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  1. #1
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    Hybrid or Comfort Bike ... or maybe cruiser?

    Hi All,

    Hoping to get some advice on a new bike purchase. I currently have an old mongoose that i've kept for near 15 years when I had it as a teenager. Decided to get back into bike riding and integrate it with my life. So far, its been fun and I see it continuing, especially for local trips that I would have either walked or taken the car. But the beast is showing its age, and while the whole thing is pretty solid save for a really messed up back wheel, I'd rather get a new bike that is more upright.

    I currently weigh 360 lbs and need the bike to handle brick paved local streets (that haven't been touched by maintenance since they were laid it seems, as well as paved roads and trails. I would use it for trips to the supermarket and would like to work up to doing my 15 mile commute each way.

    I've actually looked at 2 bikes I really like, that fit in my (unfortunately necessarily low budget of under $200). First one is from wally world, but actually seems decent, the mongoose paver (http://www.walmart.com/ip/700c-Men-s...r-Bike/8399245). I found the following threads about it: http://www.bikeforums.net/showthread...ose-Paver-700c and http://www.bikeforums.net/showthread...a-Walmart-bike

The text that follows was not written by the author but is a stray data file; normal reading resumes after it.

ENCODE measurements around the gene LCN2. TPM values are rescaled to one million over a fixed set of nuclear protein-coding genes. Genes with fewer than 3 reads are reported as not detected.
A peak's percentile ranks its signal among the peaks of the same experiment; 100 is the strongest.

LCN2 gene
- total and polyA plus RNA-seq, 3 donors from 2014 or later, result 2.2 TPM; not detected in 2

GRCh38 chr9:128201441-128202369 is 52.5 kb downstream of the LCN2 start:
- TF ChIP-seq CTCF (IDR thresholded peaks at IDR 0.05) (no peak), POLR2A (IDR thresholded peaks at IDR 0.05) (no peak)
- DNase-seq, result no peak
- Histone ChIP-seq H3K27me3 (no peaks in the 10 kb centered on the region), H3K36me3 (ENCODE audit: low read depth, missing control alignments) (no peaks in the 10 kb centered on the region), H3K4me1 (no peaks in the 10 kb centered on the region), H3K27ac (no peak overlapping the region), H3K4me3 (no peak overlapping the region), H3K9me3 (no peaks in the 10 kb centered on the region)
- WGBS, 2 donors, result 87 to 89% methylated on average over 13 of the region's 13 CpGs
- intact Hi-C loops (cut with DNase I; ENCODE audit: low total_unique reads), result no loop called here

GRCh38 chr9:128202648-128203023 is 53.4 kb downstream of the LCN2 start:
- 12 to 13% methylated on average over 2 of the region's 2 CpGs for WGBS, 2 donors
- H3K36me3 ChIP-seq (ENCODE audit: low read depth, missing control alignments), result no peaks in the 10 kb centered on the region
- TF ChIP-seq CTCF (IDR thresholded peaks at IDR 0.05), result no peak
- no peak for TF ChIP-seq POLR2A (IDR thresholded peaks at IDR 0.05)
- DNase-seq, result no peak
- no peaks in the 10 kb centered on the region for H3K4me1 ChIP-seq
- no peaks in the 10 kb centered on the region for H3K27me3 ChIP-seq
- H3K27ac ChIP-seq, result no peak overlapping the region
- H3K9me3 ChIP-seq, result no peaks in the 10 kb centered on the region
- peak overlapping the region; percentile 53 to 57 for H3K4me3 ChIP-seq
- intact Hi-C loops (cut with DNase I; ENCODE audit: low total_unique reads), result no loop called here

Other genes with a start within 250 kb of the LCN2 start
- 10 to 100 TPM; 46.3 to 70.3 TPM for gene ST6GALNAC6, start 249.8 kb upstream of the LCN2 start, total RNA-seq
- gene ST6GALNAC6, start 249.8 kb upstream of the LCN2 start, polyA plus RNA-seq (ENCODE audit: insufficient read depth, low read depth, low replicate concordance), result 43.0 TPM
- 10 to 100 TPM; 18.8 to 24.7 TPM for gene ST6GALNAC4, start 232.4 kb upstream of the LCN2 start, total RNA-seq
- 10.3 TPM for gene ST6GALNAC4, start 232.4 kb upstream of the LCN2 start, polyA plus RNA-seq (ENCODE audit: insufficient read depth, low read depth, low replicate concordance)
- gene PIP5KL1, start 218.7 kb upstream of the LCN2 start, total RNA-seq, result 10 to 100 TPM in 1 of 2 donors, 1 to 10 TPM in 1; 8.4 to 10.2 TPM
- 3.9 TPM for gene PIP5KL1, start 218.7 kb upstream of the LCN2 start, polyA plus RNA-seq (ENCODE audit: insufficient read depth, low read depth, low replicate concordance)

The good:
    cheap ($132)
    Includes a rack
    upright with swept back handlebars "Metro bars"
    36 spoke rims
    Rigid fork
    slightly larger then the other one-size-fits-none frame at wally world. It fit well.

    The bad:
    aluminum - I'm thinking steel would be stronger and better for me?
    Only 7 gears - would like a 21. I'm not that in shape, and even the small bunny hops of hills down here had me putting the old bike in the front first.
    walmart is an evil company
    small width commuter/city tires
    no chain guard

    The unknown:
    700cc size. Not sure if that's good or bad or non-applicable.

    ---

    The second contender is the Diamondback Wildwood Citi Men's Comfort Bike (http://www.amazon.com/Diamondback-Wi.../dp/B002FKS1QI). I found a lot less online in terms of reviews.

    the good:
    steel frame, but still relatively light. listed as hi-ten steal.
    upright geometry and swept up handlebars.
    1.95" tires
    sized frames. The large fit nicely at sports authority
    Free 2 day shipping and free return for defective at amazon.

    The bad:
    front suspension. Could be good, but I'm gathering that isn't best for big guys.
    higher price (180+$14 for an el cheapo rack)
    must supply rack and cannibalize kickstand from other bike.
    seatpost suspension kind of weird.
    only 32 spoke rims
    no chain guard

    The unknown:
    front gears 28/38/48, rear 14-28, according to amazon. Is that good?
    26" rims. like the 700cc, is that good bad or what?

    -----
    I'm not adverse to ordering one if it looks promising and I can return it easy enough if it doesn't work. I've been watching craigslist like a hawk but not seeing anything. Also watching a LBS that carries used bikes, but all the hybrids he has are over $300, and even with service thrown in, its too tough a nut to crack.

    I plan on getting the bike boxed up and doing my own assembly. I'm pretty technically minded, and I'd trust it a lot more, since all the big box stores i've seen a lot of crazy stuff and know they won't do it right. I looked at some of the cruisers, but none of them seemed to fit right. Which one is better? Am I missing some pitfalls? Any other bikes I should look at?

  2. #2
    Senior Member c_m_shooter's Avatar